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Latitude Magazine - - Contents - WORDS & IM­AGES Claire Ink­son

Grow­ing com­mer­cial mush­rooms in Dun­sandel

Ed­i­ble mush­rooms, avail­able in a plethora of funky shapes and a va­ri­ety of strains, are a superfood that is in­creas­ing in pop­u­lar­ity, with the mush­room mar­ket ex­pected to grow by 9.5 per cent world­wide this year alone. Recog­nised for their nu­tri­tional ben­e­fits as well as for the unique taste and tex­ture they add to dishes, high-yield mush­rooms such as the White But­tons or Swiss Browns are

com­mer­cially farmed to meet the ever-grow­ing de­mand.

While in na­ture, mush­rooms seem to pop up overnight al­most mag­i­cally, cul­ti­vat­ing mush­rooms com­mer­cially is a much more com­plex en­deav­our, where mush­rooms are spawned in a very spe­cific straw com­post mix in large trays, shelves or bags in tem­per­a­ture-con­trolled sheds.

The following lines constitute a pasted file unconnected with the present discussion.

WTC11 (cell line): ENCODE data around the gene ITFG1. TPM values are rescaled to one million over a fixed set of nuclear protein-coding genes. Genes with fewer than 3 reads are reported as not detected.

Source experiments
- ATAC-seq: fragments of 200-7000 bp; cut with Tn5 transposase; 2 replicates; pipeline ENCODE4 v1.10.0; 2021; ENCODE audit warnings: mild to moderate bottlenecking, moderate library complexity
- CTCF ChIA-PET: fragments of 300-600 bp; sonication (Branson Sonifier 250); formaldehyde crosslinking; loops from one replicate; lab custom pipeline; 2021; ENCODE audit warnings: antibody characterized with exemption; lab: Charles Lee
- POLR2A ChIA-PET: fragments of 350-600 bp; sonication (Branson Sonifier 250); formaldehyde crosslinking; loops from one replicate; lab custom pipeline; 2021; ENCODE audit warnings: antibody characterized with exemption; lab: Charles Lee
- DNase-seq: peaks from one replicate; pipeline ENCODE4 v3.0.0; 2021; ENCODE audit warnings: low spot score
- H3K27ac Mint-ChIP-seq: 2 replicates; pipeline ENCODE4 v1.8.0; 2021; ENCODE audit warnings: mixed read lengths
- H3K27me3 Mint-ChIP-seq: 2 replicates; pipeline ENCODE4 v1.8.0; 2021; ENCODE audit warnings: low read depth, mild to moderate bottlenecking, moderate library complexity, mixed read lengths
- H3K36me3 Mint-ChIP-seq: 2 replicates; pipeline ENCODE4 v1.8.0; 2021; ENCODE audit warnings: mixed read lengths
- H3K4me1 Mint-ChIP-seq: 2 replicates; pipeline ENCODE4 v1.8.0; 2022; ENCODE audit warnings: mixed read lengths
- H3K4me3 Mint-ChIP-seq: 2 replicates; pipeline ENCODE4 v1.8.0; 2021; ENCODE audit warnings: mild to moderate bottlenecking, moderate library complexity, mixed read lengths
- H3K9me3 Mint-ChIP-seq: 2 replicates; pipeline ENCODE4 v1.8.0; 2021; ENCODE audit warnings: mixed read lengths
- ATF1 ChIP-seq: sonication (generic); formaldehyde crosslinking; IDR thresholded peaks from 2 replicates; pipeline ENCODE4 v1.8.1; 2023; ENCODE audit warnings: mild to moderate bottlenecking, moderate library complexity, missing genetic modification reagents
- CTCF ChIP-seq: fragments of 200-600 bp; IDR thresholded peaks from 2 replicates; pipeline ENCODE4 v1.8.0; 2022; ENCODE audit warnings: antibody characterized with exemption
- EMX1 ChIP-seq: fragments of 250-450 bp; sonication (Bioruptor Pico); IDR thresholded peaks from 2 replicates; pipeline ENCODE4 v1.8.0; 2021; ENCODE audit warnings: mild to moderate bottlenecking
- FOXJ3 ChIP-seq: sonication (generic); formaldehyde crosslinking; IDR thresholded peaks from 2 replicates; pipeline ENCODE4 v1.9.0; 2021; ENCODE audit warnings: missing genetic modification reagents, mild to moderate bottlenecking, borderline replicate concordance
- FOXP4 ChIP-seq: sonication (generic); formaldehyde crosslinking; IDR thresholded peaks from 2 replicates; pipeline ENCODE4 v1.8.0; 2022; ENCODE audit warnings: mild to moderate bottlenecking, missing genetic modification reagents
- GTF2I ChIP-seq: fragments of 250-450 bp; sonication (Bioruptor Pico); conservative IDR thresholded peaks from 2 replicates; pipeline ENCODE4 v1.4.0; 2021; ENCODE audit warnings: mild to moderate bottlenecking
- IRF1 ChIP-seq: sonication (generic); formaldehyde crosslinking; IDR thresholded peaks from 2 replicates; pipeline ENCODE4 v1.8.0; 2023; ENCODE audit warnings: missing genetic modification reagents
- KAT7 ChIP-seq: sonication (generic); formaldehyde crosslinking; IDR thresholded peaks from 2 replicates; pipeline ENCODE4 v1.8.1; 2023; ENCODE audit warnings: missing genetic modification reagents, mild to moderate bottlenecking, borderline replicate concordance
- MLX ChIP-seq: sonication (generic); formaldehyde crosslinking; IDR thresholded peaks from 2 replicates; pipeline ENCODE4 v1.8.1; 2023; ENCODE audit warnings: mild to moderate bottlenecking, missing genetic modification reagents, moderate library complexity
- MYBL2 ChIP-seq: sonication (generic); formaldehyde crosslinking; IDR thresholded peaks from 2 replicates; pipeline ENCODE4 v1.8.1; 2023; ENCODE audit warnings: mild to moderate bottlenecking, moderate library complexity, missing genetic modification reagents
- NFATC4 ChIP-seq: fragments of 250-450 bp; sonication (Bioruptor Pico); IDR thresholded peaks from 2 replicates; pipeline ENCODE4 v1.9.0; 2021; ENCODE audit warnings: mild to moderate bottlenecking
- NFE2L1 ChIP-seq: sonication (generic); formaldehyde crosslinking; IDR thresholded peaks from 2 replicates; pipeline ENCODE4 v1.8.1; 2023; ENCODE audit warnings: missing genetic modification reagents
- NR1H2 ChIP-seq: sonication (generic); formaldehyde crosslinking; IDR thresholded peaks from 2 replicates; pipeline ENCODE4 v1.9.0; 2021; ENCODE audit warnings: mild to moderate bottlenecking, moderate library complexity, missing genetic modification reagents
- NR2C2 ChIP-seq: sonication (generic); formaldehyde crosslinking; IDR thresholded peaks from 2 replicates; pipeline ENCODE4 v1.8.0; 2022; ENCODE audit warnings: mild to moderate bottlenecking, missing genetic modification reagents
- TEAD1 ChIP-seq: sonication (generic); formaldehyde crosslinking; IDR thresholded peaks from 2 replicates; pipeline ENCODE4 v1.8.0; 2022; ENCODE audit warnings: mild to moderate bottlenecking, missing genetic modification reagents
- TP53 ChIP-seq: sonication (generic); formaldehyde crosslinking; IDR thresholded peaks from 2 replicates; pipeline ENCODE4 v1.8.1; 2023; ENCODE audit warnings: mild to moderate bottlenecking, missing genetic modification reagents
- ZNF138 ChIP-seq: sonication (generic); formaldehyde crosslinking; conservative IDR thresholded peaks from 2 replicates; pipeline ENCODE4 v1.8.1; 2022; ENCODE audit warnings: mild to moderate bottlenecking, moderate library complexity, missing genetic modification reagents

Around 2300 va­ri­eties are classed as ‘ed­i­ble’, de­pen­dent on whether they have a favourable taste and aroma, and whether they are ‘safe’ – that is, lack­ing the poi­sonous tox­ins con­tained in some forms of fungi. The most com­mon com­mer­cial va­ri­ety, White But­ton mush­rooms, known as Agar­i­cus bis­porus, are the strain grown at Green­dale Mush­rooms, a Dun­sandel

mush­room farm owned by Ge­orge Gibb and his wife Vi­vian.

Mush­room grow­ing is a some­what del­i­cate process, and a com­pletely dif­fer­ent farm­ing ex­pe­ri­ence to that of Ge­orge’s child­hood, where he grew up on a sheep farm in North Canterbury, a tran­si­tion that re­quired more than a lit­tle ad­just­ment. ‘It was dif­fi­cult,’ says Ge­orge. ‘I had some things go wrong that were not re­ally my fault, but it took me too long to work out what they were, even with ex­pert help, so this made the first 12 months in­cred­i­bly dif­fi­cult.’

Those ini­tial is­sues (pre­dom­i­nantly around faulty straw) were ironed out, and Green­dale Mush­rooms, while a

com­par­a­tively small-scale op­er­a­tion, has since had con­sis­tent high yields, with the farm pro­duc­ing around 2–3 tonnes of mush­rooms per week, equat­ing to an av­er­age of around

140 boxes per day which are sold to whole­sale mar­kets in Christchur­ch, Dunedin and Invercargi­ll.